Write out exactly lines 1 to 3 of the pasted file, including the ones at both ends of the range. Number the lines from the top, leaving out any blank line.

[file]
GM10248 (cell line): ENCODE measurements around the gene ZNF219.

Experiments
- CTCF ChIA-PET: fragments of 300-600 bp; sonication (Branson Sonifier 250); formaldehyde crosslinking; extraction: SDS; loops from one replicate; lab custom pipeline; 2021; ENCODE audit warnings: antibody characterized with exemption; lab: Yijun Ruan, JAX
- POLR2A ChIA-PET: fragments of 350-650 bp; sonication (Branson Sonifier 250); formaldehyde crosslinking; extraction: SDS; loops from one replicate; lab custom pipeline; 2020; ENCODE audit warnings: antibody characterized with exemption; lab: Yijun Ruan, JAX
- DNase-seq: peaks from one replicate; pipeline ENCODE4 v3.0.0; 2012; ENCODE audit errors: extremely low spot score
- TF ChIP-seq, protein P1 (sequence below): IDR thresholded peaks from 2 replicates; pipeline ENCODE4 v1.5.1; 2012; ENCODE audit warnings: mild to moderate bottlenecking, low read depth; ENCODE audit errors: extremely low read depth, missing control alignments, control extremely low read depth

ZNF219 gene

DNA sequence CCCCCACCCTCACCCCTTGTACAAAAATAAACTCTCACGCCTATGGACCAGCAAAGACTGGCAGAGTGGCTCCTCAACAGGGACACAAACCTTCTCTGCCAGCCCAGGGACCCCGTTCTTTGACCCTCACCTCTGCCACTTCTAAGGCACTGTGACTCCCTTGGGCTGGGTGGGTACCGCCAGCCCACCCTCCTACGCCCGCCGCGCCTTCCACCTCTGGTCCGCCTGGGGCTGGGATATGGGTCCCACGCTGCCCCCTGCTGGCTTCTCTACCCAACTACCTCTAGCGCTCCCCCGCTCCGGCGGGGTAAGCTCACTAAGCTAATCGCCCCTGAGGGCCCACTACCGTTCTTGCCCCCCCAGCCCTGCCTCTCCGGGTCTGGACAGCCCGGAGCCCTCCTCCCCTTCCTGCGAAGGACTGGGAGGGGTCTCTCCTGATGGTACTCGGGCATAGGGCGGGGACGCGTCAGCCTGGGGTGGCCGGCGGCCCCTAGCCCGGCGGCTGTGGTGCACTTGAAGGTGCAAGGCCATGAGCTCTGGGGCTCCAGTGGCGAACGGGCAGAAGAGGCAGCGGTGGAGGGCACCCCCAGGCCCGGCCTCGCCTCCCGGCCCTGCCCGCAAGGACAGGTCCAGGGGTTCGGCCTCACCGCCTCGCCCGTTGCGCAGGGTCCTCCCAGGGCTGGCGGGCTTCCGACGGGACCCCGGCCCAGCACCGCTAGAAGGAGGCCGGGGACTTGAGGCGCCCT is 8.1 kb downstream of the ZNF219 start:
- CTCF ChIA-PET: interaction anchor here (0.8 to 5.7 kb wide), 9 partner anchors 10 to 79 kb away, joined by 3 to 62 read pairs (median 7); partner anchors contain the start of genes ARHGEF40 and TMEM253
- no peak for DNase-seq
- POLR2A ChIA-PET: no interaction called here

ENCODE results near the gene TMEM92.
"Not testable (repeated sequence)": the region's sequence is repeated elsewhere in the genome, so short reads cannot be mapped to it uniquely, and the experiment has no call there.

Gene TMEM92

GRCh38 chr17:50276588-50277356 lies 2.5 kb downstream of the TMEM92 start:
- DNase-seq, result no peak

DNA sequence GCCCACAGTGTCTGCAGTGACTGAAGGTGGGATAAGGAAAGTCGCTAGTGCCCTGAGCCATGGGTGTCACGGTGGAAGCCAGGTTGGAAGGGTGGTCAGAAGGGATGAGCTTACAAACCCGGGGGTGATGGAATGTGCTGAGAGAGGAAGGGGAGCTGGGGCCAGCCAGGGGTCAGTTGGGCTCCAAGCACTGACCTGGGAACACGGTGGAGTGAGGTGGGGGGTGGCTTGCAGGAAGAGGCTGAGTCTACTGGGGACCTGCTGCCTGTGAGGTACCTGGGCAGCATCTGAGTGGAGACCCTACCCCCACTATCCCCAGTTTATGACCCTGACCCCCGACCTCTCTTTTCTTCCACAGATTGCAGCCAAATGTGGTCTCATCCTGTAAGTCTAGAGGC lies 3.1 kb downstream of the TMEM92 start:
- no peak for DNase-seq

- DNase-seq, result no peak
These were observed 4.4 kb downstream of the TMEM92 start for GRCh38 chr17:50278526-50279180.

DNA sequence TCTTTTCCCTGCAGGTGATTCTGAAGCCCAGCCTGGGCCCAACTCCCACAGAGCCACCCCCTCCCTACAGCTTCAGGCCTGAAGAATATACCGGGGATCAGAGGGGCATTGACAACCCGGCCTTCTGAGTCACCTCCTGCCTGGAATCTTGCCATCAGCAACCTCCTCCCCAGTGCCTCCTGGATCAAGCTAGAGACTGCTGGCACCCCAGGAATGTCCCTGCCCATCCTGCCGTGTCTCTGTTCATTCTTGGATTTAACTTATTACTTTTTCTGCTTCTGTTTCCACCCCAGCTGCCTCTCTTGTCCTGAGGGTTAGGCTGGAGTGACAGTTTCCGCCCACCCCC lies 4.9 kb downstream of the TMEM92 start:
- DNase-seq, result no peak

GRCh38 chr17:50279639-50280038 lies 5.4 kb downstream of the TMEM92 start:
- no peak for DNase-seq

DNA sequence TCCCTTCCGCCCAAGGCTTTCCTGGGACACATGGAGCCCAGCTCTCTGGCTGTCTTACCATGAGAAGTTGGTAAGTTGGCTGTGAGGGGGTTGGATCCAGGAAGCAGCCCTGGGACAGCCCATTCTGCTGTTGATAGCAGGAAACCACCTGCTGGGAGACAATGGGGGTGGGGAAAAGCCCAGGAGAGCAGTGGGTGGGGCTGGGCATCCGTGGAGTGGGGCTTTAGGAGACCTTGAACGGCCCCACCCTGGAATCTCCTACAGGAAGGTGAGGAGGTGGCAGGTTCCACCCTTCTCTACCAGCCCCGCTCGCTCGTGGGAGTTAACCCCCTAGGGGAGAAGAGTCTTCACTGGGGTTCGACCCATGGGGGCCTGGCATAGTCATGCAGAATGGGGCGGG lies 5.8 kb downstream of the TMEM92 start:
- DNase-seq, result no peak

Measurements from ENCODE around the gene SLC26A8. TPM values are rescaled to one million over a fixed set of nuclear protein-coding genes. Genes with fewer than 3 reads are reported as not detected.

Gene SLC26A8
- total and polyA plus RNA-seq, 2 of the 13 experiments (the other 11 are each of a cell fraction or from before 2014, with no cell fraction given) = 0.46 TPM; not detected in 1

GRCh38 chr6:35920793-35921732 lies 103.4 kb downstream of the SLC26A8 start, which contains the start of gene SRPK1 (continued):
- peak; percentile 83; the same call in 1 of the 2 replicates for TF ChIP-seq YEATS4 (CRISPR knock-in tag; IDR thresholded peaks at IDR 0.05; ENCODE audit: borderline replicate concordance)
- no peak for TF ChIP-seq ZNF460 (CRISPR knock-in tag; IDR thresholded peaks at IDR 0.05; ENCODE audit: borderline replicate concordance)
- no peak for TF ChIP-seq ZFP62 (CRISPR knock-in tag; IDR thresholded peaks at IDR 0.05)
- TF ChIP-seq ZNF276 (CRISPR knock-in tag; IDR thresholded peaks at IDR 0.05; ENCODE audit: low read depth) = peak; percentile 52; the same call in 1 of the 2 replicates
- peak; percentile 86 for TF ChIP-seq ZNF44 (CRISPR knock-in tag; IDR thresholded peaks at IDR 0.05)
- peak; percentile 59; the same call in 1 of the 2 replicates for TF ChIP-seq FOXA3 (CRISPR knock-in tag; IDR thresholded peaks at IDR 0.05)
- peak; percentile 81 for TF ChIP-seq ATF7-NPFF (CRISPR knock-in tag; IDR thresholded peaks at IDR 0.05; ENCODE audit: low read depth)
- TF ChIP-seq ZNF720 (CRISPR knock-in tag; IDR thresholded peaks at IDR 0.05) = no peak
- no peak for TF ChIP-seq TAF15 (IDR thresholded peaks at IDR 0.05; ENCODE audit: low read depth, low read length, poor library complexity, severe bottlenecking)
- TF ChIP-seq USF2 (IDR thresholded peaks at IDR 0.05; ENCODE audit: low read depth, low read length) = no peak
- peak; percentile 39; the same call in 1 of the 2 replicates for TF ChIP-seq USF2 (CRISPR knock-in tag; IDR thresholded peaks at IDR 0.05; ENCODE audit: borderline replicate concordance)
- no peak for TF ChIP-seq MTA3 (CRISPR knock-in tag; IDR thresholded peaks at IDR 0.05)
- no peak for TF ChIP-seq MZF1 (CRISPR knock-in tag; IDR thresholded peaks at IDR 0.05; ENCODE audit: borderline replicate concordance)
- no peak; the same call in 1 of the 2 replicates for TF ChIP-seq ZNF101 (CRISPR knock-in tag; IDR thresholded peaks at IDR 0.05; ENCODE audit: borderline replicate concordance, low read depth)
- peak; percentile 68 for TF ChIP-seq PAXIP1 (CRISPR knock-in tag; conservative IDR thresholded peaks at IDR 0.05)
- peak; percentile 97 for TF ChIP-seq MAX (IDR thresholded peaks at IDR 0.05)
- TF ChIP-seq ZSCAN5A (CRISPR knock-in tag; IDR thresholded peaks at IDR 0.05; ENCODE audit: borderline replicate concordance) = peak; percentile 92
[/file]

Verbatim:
GM10248 (cell line): ENCODE measurements around the gene ZNF219.

Experiments
- CTCF ChIA-PET: fragments of 300-600 bp; sonication (Branson Sonifier 250); formaldehyde crosslinking; extraction: SDS; loops from one replicate; lab custom pipeline; 2021; ENCODE audit warnings: antibody characterized with exemption; lab: Yijun Ruan, JAX